I had agreed to join the Special Action Unit for their swim. If it got too tiring, I thought, I would just roll on my back and pray the rising tide washes me ashore.
We took off by boat to a launch point 1.5km away from the coast. Perhaps my perception of distance was distorted, because the distance mapped out in my head was nowhere as far as where we were going.
I had also underestimated my size, so the wetsuit was slowly squeezing the life out of me. After 10 strokes, I called out for someone to drag me back into the boat. Taking a breather, I psyched myself up and gave swimming another shot, this time concentrating on my strokes instead of trying to catch up with the guys who torture themselves with this exercise every other day.
After what felt like light years, I reached shore, albeit on all fours.
Any excuse to splash around the water and I’m game. After all, it’s not every day that you get to dive into the open sea from a helicopter.
Helocasting is a waterborne technique used to drop teams into an area of operation. I asked if I could have a go. Unfortunately, it was a no-go.
I was told the down force from the rotors could knock me out; risking a broken collarbone was not worth the rush. During the briefing, the jumpers were reminded to keep their ankles crossed or feet together, and hands over their chest during drop-off.
If nausea struck, jumpers were told to do a thumbs-down to signal aborting the jump. I watched from a boat as a helicopter swooped down from behind some trees, before hovering at an altitude just above the water surface at an airspeed of eight to 10 knots.
The depth of the water below was no less than 6m. The jumpers stood at the ready on the ramp of the helicopter. When the chopper reached a drop zone marked by a red buoy, they jumped off at the cast master’s command.
Upon hitting the water, the jumpers signalled a thumbs up. With little time to recover from the impact of the drop, they swam towards a waiting zodiac inflatable boat which then raced to shore.
“It is crucial to have good clearance on the push out the door,” stressed the pilot during the safety briefing, “otherwise you risk banging against the side of the helicopter.”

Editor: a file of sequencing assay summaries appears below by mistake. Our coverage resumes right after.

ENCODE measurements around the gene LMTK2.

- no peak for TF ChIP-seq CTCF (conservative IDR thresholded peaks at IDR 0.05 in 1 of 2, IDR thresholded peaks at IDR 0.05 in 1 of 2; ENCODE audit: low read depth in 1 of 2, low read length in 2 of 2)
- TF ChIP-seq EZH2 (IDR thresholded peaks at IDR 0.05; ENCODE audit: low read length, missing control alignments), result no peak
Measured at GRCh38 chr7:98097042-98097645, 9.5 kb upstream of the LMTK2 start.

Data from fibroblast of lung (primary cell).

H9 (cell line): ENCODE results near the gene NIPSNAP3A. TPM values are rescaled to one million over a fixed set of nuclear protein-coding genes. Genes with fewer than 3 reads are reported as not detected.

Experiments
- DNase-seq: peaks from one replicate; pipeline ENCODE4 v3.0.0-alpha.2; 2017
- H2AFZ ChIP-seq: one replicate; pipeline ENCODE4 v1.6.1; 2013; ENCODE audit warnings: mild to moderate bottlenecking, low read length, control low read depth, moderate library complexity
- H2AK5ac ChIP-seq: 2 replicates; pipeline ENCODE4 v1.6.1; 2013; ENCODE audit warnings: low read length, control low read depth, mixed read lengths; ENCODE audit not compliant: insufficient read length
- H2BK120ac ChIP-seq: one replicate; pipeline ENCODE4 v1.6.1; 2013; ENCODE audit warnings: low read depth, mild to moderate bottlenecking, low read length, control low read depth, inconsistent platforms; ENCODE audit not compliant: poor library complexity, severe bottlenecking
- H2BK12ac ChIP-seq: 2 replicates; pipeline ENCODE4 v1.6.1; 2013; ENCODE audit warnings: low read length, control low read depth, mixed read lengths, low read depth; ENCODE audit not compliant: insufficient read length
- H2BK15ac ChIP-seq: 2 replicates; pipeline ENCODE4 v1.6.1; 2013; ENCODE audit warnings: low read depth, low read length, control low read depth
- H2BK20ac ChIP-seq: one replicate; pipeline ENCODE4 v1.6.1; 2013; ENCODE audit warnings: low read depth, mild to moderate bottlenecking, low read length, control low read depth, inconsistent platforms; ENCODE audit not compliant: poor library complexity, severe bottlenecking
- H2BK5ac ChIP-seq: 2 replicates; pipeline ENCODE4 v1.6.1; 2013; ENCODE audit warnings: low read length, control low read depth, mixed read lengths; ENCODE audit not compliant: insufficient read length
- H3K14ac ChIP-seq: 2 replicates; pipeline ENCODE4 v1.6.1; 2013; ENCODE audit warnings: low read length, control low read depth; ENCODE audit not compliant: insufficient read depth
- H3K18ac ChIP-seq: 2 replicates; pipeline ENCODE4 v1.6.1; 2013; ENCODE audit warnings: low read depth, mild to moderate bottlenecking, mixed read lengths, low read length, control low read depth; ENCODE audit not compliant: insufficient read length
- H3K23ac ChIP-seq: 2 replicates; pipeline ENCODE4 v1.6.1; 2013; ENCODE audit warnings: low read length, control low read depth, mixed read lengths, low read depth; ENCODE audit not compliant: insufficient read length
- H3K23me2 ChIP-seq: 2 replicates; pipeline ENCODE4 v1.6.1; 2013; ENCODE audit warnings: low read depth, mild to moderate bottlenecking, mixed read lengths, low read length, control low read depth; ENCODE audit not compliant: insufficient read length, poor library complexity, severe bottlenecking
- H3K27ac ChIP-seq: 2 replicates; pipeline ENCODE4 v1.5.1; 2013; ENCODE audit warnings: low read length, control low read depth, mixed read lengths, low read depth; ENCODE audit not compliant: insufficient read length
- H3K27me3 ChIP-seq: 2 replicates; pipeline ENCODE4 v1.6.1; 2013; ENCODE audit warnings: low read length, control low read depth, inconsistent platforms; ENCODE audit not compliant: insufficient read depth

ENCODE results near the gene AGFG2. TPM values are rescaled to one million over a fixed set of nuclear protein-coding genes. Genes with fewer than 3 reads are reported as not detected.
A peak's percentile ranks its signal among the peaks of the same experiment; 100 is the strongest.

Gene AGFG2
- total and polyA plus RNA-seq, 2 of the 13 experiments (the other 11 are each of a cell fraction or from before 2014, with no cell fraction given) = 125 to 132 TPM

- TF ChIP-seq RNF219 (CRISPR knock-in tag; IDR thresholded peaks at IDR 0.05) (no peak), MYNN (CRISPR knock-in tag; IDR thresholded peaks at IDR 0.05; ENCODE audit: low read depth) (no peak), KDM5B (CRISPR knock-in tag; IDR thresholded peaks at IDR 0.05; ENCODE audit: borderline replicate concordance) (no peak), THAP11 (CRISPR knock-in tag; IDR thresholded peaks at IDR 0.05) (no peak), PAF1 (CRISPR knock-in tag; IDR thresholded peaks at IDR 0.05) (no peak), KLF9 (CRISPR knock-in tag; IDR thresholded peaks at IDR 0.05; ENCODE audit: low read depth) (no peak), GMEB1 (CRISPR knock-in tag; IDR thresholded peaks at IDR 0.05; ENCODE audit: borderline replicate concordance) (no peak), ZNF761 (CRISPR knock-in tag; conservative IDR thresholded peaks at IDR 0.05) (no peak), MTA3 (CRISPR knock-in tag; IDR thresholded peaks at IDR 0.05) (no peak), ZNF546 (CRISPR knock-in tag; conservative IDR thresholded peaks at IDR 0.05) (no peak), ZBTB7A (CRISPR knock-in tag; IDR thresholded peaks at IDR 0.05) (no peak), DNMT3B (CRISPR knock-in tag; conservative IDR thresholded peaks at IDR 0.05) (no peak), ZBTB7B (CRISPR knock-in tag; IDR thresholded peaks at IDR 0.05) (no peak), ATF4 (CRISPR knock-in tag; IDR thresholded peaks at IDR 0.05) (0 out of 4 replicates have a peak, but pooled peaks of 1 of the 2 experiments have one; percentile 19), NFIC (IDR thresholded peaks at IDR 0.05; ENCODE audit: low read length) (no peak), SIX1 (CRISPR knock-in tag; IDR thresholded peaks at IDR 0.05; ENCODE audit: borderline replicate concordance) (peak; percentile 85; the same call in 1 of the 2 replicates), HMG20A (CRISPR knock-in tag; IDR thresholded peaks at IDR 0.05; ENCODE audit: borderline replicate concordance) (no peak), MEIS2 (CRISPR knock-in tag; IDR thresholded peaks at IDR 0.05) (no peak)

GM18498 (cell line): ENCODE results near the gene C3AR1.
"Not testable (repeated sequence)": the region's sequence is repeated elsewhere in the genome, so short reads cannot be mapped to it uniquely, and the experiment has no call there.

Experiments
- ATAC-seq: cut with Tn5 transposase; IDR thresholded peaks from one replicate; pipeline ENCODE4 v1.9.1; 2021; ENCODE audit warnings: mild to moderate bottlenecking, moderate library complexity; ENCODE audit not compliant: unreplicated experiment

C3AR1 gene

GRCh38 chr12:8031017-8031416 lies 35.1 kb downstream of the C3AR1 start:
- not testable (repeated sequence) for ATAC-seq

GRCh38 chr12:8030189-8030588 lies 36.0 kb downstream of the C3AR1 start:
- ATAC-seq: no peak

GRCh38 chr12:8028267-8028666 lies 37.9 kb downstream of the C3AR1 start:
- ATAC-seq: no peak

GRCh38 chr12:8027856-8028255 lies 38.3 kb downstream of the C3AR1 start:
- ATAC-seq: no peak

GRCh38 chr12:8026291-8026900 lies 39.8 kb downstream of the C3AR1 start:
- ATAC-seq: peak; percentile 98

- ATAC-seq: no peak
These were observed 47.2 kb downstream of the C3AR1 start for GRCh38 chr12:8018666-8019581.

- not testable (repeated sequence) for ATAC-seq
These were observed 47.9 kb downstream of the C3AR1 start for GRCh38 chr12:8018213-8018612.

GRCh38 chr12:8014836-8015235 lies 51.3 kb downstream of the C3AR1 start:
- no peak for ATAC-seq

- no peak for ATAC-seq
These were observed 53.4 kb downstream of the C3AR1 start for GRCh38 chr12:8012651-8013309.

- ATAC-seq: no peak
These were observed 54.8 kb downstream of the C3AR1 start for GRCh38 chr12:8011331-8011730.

The daunting image mentally prepared the rappellers for the worst. From a sitting position at the edge of the helicopter, a rappeller swung onto the rope. With the line between his feet, he began his descent, gaze fixed on the ground.
Landing on both feet, he did a smooth tumble and flashed two thumbs up to signal he was OK. The feat looked effortless, although one could only imagine what being suspended 30m in the air, from a hovering helicopter, does to the body.
“A lot is happening up there,” pointed out an officer.
“They must maintain their speed while observing the helicopter’s movement as they slide down. If the helicopter has to make a quick exit, they must know how to hang on.”
It’s not all testosterone-fuelled machismo for the elite force. In between perfecting their lethal techniques, becoming a human shield to top leaders and busting organised crime, they do have some lighter moments.
Peeling off his T-shirt to reveal a mass of hard-earned pecs, a Unit member belted out Jambatan Tamparuli, a Kadazandusun folksong, and broke into a kaamatan dance as our boat sliced through the waters of Port d!ckson.
With the UTK flaunting their skills in, under and out of the water, the bad guys aren’t safe with their backs to the sea.
- The Star -
good find! thanks
Pusasda Port ****son
thanks azri zainulRoyal Malay Regiment flag bearers march entering the parade ground.
The parade was held on the 1st of Mac 2008 at the PUSASDA Port ****son.
more from azri zainul
Malaysian Army Chief, General Tan Sri Muhammad Ismail Bin Haji Jamaluddin spend his time visiting the shooting competition sites at the Asahan Range.
Airborne officer (left), 2nd Lt. Suhana witnessing the judging for a shooting competition at the Asahan Range.